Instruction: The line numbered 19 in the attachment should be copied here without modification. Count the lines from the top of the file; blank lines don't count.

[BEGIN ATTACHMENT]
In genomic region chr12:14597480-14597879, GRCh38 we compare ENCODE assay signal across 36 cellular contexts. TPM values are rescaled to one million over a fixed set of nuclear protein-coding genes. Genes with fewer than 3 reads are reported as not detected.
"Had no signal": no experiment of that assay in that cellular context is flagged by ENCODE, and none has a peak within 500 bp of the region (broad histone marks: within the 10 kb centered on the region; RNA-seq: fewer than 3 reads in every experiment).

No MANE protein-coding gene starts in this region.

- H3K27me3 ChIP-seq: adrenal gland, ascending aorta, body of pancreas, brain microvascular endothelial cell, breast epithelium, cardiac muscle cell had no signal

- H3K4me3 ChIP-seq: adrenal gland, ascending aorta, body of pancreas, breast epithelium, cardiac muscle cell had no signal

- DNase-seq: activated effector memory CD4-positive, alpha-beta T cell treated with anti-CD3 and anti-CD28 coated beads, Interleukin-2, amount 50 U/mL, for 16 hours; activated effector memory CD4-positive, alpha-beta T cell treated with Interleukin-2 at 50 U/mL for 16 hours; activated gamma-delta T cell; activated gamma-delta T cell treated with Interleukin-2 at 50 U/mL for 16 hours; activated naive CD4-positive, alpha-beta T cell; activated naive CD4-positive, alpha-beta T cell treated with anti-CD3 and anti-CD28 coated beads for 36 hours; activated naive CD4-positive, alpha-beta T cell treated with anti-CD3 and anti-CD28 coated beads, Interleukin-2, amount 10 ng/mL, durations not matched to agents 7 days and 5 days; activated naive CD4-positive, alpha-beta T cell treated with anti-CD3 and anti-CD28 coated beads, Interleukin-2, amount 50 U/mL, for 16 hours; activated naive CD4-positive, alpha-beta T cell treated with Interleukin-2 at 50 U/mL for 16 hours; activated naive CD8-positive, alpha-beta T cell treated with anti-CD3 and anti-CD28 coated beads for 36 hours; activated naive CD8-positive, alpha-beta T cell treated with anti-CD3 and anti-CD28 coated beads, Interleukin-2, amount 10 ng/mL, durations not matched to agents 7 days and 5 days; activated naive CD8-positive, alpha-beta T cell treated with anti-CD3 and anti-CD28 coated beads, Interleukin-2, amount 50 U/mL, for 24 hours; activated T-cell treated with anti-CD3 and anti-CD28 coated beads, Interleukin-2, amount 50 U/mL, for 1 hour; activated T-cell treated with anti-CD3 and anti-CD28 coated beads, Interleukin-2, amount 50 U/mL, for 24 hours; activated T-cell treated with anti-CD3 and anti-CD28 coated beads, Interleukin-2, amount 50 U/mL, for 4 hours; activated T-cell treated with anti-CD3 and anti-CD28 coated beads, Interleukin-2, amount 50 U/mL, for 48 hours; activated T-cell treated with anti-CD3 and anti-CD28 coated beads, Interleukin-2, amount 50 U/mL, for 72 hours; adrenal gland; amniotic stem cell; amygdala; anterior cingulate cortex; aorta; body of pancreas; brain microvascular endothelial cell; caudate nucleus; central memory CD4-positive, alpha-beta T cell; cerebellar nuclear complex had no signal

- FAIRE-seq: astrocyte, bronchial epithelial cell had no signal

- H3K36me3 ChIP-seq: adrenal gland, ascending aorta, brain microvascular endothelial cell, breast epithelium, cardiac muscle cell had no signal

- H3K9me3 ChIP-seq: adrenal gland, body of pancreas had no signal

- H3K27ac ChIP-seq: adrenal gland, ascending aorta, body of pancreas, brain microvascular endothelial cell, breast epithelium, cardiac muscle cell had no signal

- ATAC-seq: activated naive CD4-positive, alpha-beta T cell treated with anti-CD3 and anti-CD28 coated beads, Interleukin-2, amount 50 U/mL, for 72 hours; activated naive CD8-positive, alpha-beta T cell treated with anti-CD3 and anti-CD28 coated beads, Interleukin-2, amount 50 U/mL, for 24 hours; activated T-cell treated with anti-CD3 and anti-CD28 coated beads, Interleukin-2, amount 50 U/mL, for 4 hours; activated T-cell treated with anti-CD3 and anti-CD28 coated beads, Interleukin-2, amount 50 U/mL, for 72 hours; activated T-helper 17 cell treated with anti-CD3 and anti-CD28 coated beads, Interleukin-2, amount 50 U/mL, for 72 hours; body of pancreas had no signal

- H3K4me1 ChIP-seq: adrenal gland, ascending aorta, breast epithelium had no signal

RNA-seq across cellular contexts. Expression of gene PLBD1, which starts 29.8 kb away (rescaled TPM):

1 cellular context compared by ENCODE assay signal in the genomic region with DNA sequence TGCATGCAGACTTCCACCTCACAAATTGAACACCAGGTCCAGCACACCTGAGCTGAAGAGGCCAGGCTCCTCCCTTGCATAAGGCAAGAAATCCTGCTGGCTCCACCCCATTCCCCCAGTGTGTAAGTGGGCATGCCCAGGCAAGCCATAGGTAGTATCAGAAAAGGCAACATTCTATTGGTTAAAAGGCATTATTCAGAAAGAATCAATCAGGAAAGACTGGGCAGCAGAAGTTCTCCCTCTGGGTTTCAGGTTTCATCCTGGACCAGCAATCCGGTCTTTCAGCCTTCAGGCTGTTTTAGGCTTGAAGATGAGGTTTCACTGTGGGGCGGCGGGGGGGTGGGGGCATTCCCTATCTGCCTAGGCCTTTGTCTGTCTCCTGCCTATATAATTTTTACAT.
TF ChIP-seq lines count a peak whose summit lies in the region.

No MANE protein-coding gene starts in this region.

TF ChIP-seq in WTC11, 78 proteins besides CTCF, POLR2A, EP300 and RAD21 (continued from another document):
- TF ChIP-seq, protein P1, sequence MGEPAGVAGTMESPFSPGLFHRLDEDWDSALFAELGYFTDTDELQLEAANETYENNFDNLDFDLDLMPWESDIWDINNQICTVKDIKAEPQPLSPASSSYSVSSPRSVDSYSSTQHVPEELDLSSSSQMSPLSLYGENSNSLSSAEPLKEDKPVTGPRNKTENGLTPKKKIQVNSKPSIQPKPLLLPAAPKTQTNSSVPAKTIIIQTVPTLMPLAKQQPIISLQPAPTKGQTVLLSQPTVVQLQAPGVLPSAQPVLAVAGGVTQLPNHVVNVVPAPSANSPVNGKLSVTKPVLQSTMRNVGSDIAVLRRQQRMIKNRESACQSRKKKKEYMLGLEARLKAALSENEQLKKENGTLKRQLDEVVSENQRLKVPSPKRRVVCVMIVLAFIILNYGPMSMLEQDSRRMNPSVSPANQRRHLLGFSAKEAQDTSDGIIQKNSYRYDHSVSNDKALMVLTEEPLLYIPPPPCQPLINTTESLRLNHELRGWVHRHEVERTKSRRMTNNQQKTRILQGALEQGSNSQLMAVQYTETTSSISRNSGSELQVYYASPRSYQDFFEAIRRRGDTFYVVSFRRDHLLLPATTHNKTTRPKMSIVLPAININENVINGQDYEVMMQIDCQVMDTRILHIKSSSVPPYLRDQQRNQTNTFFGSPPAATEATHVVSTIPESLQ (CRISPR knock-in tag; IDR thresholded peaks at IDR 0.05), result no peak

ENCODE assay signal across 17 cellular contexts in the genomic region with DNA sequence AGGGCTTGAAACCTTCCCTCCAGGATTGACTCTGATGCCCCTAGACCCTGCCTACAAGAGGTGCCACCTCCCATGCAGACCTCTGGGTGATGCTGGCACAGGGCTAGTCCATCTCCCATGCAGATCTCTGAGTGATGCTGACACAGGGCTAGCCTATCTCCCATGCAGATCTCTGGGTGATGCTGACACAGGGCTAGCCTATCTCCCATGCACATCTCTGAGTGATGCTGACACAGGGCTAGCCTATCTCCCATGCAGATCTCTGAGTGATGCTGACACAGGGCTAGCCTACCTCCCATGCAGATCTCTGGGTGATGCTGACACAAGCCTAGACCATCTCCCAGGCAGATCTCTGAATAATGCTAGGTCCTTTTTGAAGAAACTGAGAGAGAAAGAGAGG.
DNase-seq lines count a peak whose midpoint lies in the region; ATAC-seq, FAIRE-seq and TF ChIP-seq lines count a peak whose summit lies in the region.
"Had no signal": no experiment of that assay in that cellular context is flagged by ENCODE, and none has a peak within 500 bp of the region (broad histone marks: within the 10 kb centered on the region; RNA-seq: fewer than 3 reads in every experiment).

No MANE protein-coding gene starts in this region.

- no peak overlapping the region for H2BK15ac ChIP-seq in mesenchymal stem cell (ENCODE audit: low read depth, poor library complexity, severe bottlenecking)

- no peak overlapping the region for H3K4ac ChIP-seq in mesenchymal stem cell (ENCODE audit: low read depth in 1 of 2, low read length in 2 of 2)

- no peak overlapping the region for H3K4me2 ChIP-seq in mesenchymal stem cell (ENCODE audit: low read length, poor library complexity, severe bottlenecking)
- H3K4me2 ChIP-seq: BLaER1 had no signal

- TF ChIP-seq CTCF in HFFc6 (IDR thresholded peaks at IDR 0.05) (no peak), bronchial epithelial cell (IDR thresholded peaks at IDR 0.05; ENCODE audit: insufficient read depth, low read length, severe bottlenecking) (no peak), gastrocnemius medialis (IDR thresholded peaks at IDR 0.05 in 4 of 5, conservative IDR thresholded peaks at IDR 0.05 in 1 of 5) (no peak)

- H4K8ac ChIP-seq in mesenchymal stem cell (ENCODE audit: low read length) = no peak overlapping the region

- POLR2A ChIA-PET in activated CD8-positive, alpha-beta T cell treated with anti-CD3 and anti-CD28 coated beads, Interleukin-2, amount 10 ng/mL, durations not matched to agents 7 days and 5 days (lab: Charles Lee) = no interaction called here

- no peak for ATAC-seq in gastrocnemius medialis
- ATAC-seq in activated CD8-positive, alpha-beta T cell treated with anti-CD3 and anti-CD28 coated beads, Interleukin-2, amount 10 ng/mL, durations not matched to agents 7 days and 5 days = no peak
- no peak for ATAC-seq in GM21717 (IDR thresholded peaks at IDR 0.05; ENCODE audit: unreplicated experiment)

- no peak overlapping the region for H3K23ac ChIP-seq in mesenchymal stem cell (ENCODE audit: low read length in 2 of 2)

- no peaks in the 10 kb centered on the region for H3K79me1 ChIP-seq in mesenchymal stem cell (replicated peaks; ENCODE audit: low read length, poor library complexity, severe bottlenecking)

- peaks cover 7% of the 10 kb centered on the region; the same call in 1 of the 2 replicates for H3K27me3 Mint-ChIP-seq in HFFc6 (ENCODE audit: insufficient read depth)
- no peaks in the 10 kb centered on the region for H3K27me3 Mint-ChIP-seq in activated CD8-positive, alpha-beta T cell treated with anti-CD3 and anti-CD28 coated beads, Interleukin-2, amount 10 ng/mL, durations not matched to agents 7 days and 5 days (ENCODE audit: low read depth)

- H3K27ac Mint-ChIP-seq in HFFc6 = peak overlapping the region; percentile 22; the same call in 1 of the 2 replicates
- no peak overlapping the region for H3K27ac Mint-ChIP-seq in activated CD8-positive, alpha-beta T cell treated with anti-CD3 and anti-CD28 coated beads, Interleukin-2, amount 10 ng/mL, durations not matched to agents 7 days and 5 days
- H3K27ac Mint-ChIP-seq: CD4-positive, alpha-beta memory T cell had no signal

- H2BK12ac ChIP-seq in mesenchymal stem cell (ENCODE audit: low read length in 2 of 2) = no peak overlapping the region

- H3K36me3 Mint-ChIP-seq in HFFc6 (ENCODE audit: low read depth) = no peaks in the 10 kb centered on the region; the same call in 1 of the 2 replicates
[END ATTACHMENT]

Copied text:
ENCODE assay signal across 17 cellular contexts in the genomic region with DNA sequence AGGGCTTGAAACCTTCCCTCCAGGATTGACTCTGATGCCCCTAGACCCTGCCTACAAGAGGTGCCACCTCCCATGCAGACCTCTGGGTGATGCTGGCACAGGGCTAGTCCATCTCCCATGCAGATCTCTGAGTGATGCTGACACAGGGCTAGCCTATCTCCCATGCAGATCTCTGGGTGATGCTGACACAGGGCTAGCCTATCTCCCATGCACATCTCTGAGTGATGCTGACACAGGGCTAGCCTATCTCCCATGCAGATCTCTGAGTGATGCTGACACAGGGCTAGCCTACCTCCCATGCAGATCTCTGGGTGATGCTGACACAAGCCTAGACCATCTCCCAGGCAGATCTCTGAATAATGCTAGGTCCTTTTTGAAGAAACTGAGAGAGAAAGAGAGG.